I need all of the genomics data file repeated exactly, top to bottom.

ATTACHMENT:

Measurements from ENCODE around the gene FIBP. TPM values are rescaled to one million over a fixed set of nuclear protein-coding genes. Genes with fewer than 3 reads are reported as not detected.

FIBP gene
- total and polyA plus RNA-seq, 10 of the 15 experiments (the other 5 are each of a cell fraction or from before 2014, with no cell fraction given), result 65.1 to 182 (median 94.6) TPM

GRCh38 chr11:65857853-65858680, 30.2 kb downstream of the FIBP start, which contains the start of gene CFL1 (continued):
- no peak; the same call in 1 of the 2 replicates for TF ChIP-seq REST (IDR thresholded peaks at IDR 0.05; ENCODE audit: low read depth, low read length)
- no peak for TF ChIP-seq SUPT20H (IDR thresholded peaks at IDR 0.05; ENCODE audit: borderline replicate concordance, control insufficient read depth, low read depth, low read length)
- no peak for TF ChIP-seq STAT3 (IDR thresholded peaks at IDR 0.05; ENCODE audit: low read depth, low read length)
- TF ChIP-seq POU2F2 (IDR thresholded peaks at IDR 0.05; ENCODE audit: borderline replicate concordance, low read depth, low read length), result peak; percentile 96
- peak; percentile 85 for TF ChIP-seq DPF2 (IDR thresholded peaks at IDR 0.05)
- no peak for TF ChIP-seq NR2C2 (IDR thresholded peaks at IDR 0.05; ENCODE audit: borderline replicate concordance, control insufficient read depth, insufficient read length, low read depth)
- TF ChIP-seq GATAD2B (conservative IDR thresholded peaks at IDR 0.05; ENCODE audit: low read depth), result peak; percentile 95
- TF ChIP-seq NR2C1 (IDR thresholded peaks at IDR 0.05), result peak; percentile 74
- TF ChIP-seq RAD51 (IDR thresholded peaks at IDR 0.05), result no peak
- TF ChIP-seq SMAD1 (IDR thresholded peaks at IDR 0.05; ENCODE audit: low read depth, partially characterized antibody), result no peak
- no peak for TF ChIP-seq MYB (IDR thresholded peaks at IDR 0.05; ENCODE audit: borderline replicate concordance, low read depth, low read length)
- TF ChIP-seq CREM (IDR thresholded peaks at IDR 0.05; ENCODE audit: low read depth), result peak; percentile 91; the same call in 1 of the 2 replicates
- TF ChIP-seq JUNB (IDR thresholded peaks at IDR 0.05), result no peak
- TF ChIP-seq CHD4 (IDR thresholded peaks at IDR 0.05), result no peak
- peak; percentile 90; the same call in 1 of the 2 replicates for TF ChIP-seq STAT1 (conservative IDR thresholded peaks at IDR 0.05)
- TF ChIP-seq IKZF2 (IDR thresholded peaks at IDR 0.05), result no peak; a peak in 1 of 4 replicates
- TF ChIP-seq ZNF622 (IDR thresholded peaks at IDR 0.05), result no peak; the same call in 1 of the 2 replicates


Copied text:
Measurements from ENCODE around the gene FIBP. TPM values are rescaled to one million over a fixed set of nuclear protein-coding genes. Genes with fewer than 3 reads are reported as not detected.

FIBP gene
- total and polyA plus RNA-seq, 10 of the 15 experiments (the other 5 are each of a cell fraction or from before 2014, with no cell fraction given), result 65.1 to 182 (median 94.6) TPM

GRCh38 chr11:65857853-65858680, 30.2 kb downstream of the FIBP start, which contains the start of gene CFL1 (continued):
- no peak; the same call in 1 of the 2 replicates for TF ChIP-seq REST (IDR thresholded peaks at IDR 0.05; ENCODE audit: low read depth, low read length)
- no peak for TF ChIP-seq SUPT20H (IDR thresholded peaks at IDR 0.05; ENCODE audit: borderline replicate concordance, control insufficient read depth, low read depth, low read length)
- no peak for TF ChIP-seq STAT3 (IDR thresholded peaks at IDR 0.05; ENCODE audit: low read depth, low read length)
- TF ChIP-seq POU2F2 (IDR thresholded peaks at IDR 0.05; ENCODE audit: borderline replicate concordance, low read depth, low read length), result peak; percentile 96
- peak; percentile 85 for TF ChIP-seq DPF2 (IDR thresholded peaks at IDR 0.05)
- no peak for TF ChIP-seq NR2C2 (IDR thresholded peaks at IDR 0.05; ENCODE audit: borderline replicate concordance, control insufficient read depth, insufficient read length, low read depth)
- TF ChIP-seq GATAD2B (conservative IDR thresholded peaks at IDR 0.05; ENCODE audit: low read depth), result peak; percentile 95
- TF ChIP-seq NR2C1 (IDR thresholded peaks at IDR 0.05), result peak; percentile 74
- TF ChIP-seq RAD51 (IDR thresholded peaks at IDR 0.05), result no peak
- TF ChIP-seq SMAD1 (IDR thresholded peaks at IDR 0.05; ENCODE audit: low read depth, partially characterized antibody), result no peak
- no peak for TF ChIP-seq MYB (IDR thresholded peaks at IDR 0.05; ENCODE audit: borderline replicate concordance, low read depth, low read length)
- TF ChIP-seq CREM (IDR thresholded peaks at IDR 0.05; ENCODE audit: low read depth), result peak; percentile 91; the same call in 1 of the 2 replicates
- TF ChIP-seq JUNB (IDR thresholded peaks at IDR 0.05), result no peak
- TF ChIP-seq CHD4 (IDR thresholded peaks at IDR 0.05), result no peak
- peak; percentile 90; the same call in 1 of the 2 replicates for TF ChIP-seq STAT1 (conservative IDR thresholded peaks at IDR 0.05)
- TF ChIP-seq IKZF2 (IDR thresholded peaks at IDR 0.05), result no peak; a peak in 1 of 4 replicates
- TF ChIP-seq ZNF622 (IDR thresholded peaks at IDR 0.05), result no peak; the same call in 1 of the 2 replicates